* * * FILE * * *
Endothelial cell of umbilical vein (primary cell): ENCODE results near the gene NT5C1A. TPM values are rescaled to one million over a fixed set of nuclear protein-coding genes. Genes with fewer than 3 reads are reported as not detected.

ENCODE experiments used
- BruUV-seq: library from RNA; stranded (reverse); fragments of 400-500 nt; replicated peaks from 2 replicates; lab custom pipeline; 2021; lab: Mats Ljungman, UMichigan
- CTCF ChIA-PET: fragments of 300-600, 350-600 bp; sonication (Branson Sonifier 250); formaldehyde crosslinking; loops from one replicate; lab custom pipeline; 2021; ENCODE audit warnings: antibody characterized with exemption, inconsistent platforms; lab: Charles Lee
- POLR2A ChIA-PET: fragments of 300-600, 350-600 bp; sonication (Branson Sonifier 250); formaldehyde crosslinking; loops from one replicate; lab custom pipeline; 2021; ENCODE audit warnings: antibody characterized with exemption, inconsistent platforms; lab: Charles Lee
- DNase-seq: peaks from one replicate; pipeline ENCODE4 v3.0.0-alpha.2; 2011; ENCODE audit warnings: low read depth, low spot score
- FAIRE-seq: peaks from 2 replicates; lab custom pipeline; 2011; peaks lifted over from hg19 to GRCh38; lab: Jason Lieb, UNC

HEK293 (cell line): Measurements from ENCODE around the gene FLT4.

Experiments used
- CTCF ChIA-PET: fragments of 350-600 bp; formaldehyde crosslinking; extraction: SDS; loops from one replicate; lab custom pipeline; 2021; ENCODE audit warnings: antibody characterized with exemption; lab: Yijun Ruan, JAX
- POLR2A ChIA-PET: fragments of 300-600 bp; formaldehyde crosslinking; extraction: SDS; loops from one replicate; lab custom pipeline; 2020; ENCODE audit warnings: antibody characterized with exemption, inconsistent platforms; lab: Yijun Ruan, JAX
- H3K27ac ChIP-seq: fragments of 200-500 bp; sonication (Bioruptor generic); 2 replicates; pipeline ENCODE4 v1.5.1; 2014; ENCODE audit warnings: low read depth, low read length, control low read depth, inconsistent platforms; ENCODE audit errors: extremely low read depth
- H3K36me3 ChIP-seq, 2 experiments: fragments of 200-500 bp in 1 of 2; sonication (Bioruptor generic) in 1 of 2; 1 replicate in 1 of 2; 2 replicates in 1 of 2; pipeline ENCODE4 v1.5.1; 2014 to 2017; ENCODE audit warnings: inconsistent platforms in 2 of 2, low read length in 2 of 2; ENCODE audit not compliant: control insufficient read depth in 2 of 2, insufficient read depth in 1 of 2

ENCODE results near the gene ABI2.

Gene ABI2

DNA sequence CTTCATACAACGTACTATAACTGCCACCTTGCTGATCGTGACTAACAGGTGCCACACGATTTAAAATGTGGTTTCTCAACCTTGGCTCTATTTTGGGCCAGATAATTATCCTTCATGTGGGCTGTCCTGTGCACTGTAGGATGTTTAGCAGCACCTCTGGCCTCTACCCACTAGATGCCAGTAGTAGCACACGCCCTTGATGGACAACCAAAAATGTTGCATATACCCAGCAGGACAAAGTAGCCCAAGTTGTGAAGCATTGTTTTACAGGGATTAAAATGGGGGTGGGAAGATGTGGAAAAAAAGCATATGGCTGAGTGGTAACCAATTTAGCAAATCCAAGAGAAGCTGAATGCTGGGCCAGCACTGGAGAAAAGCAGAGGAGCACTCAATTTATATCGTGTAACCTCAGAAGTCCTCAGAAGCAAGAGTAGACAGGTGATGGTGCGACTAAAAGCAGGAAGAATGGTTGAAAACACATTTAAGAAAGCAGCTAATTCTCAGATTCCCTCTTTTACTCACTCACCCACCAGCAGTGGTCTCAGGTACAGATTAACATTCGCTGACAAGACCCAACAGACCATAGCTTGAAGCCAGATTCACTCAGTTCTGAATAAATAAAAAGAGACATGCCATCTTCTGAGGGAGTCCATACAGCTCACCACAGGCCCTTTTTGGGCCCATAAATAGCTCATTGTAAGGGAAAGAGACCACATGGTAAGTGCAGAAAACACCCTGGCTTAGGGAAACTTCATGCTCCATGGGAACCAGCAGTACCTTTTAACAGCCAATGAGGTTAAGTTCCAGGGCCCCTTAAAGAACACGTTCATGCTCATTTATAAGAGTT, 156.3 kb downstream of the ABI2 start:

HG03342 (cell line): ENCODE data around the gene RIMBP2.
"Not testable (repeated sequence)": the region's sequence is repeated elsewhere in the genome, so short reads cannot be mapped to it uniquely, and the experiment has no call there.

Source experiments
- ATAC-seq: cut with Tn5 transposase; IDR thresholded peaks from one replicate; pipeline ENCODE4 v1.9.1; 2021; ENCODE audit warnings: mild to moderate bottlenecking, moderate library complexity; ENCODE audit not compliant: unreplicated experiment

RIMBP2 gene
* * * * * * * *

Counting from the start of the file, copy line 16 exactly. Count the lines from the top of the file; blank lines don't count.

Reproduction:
DNA sequence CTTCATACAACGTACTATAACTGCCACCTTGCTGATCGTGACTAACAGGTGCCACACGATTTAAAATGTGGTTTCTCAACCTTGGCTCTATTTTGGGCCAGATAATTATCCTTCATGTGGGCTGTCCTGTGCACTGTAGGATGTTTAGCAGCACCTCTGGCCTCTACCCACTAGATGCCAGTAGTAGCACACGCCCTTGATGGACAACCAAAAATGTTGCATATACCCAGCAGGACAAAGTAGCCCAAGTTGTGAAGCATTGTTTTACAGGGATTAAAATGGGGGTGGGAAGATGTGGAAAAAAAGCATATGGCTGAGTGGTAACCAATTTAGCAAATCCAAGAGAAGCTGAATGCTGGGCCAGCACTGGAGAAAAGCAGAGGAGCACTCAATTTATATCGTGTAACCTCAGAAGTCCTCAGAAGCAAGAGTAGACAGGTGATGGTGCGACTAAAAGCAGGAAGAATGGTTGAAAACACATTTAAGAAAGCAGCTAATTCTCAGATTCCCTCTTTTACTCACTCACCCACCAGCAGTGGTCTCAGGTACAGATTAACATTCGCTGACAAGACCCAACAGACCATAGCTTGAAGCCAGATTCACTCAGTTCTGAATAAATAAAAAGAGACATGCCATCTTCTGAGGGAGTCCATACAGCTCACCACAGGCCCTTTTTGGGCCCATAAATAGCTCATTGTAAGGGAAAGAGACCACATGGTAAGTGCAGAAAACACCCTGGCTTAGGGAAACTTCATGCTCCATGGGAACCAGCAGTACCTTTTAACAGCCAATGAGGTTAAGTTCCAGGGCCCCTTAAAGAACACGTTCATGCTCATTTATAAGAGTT, 156.3 kb downstream of the ABI2 start: